World leaders will put on a show of unity this weekend as they commemorate 100 years since the end of World War I, but modern-day tensions will be bubbling under the surface at the remembrances in Paris.
French President Emmanuel Macron will host around 70 leaders on Sunday for a ceremony on the Champs-Elysees to mark the signing of the Armistice between Germany and Allied forces that ended the fighting in Europe.
It will cap a week packed with symbolism to remember the silencing of the guns, with memorials held across the world for a conflict that claimed around 18 million lives and involved more than 70 current-day nations.
Macron, a centrist, has repeatedly invoked the war in recent weeks to hammer home his message that rising nationalism around the globe is again destabilising the world.
In a speech on Sunday after the commemorations, he will “remind everyone of the need to defend and reinforce global multilateralism”, an aide said this week.
Two figures seen by Macron as responsible for undermining the rules-based world order and its institutions — US President Donald Trump and Russian leader Vladimir Putin — will both be in Paris at the weekend.
Macron reportedly requested that they postpone a planned meeting amid fears that the resulting headlines would overshadow the commemorations at the Arc de Triomphe, a memorial to France’s war dead.
“It should be a beautiful period of time,” Trump said of his Paris visit before leaving Washington on Friday. “We will have many countries’ leadership there, especially since they heard the United States will be there.”
The US leader has badly strained the alliance of Western countries since his election in 2016 by pulling out of international agreements covering climate change, Iran’s nuclear programme, and missiles.
Putin’s decision to annex Crimea in 2014 and re-draw Ukraine’s border by force plunged his relations with European leaders into their biggest crisis since the Cold War.
World powers find themselves at loggerheads on a host of issues, from trade to climate change and even the use of chemical weapons — which were first deployed to devastating effect during World War I.
In the Syrian civil war, Russian, American, European and Middle Eastern forces are all in action in a complex web of alliances.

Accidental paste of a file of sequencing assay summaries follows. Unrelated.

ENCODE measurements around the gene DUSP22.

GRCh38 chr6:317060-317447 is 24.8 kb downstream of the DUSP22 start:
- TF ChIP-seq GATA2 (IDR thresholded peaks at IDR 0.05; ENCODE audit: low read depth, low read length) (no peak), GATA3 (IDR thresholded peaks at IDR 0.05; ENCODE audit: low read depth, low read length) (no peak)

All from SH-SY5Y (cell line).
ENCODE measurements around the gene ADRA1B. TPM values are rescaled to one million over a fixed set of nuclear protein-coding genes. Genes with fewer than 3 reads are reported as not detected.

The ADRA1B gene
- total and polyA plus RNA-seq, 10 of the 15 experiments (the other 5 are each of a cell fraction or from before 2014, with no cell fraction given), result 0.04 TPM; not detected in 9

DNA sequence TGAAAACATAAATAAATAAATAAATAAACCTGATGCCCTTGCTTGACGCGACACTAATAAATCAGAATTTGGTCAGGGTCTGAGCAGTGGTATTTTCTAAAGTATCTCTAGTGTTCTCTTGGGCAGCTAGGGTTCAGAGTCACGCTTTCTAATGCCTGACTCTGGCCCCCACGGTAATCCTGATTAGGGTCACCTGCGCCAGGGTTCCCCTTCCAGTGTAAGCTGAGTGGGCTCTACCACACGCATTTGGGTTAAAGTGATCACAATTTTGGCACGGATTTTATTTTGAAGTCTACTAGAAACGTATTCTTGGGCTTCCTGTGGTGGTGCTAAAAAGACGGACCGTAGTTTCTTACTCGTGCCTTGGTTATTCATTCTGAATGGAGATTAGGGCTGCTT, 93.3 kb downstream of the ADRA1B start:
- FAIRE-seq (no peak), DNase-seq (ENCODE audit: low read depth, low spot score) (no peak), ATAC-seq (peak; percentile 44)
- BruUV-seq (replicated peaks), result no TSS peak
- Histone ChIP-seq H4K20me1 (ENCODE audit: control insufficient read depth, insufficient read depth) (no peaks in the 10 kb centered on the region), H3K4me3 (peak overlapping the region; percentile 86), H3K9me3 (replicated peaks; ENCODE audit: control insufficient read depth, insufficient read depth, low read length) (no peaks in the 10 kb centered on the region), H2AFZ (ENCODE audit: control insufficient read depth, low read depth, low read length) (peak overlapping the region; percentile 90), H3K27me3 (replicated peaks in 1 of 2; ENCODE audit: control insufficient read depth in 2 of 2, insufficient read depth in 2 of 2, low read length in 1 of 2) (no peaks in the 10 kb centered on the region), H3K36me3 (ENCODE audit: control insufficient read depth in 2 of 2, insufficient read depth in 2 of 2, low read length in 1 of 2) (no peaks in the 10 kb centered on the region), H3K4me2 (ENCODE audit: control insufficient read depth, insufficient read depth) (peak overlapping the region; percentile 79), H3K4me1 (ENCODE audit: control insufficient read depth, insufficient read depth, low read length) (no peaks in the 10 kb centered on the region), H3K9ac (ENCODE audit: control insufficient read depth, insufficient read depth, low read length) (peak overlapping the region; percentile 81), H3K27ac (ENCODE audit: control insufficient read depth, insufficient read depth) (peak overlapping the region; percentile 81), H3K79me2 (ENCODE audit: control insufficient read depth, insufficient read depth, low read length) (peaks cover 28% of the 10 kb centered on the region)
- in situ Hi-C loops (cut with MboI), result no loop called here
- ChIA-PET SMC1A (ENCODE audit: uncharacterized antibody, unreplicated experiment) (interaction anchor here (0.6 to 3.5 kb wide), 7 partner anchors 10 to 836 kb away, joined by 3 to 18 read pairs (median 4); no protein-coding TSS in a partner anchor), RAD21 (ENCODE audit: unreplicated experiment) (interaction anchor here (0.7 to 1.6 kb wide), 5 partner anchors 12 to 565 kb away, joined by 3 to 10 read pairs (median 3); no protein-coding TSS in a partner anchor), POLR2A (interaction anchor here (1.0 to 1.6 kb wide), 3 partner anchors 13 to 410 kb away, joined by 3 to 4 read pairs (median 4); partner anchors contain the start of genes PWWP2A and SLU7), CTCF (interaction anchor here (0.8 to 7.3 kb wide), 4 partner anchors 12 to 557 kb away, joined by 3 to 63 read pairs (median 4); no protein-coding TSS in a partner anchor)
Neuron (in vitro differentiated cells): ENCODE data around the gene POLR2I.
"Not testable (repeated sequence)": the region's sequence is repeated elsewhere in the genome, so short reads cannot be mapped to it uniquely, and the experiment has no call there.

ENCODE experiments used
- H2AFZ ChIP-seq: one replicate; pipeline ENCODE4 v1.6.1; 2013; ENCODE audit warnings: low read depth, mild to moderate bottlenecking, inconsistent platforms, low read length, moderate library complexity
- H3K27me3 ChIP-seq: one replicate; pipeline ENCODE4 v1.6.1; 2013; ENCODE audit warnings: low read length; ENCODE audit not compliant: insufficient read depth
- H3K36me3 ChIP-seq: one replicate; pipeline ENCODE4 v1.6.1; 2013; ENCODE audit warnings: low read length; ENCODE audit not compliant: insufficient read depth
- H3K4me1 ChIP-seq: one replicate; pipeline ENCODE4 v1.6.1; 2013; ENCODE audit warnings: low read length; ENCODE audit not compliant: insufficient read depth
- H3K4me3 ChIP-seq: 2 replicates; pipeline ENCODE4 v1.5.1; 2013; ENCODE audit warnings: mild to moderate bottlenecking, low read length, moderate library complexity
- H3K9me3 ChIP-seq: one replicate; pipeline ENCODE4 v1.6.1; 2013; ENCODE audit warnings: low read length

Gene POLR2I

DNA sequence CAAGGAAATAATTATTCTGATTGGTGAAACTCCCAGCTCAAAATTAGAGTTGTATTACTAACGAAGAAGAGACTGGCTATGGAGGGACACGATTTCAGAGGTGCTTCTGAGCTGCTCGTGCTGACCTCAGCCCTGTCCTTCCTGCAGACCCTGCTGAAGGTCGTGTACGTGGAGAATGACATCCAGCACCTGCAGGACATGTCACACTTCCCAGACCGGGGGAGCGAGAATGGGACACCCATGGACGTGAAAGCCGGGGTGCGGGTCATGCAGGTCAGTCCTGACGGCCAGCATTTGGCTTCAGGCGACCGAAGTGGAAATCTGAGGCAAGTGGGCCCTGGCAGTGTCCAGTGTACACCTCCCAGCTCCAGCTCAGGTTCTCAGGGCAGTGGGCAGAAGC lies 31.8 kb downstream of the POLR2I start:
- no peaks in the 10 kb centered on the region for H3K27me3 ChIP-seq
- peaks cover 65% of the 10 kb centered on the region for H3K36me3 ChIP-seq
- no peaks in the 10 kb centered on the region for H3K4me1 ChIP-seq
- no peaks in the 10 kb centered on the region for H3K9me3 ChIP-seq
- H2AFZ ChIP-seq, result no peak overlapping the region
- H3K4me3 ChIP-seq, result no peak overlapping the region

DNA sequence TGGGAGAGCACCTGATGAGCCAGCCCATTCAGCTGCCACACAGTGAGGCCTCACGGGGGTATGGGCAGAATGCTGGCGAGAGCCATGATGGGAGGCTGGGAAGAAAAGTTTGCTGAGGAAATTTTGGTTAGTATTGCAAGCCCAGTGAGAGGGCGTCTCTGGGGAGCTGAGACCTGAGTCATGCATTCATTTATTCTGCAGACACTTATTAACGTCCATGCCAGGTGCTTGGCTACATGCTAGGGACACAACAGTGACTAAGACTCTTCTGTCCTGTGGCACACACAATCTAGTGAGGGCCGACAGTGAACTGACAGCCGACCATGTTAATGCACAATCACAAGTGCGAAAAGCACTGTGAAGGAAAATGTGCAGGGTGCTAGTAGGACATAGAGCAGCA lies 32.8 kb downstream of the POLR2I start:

– Fightback against nationalism –
Trump is set to meet Macron for talks on Saturday, but he will snub a conference dedicated to international institutions and global governance on Sunday which has been organised by his French host.
While Macron and Trump struck up a warm relationship initially, particularly during Trump’s first visit to Paris as president in July 2017, they have repeatedly clashed since over a growing list of disagreements.
“Their personal relationship is excellent,” US National Security Advisor John Bolton told reporters in Paris on Friday.
“There have been disagreements on substantive policy issues, for sure, but that’s because leaders pursue what they perceive to be their national interests,” he said.
He played down Trump’s decision not to attend the inaugural Paris Peace Forum to be opened by Macron on Sunday afternoon along with German Chancellor Merkel and UN Secretary General Antonio Guterres.
“The president’s schedule is tight. There are a lot of pressing issues that the president has to attend to,” explained Bolton, a arch-hardliner and advocate of using US power unilaterally.
The Paris Forum is part of the “fightback” against the rising tide of nationalism worldwide, chief organiser Justin Vaisse told AFP in a recent interview.
“The aim of the forum is to show that there are lots of forces in the international system — states, NGOs, foundations, intellectuals, companies — who believe we need a world of rules, an open world and a multilateral world,” he said.
Putin and Turkish President Recep Tayyip Erdogan are expected to join a host of European heads of state and African leaders, including Nigeria’s President Muhammadu Buhari and Kenya’s Uhuru Kenyatta, at the forum.
On Monday and Tuesday, philanthropists, corporate leaders and leading figures from international institutions will debate ways to tackle global challenges such as climate change and policing the internet.
But recent events, particularly Brazil’s decision to elect far-right president Jair Bolsonaro, have left some participants more concerned than ever about the future.
“My mood is pretty grim,” Jeremy Shapiro, research director at the European Council on Foreign Relations, told AFP.
The forum “is obviously pushing against the tide and it’s all the more admirable for that,” he said.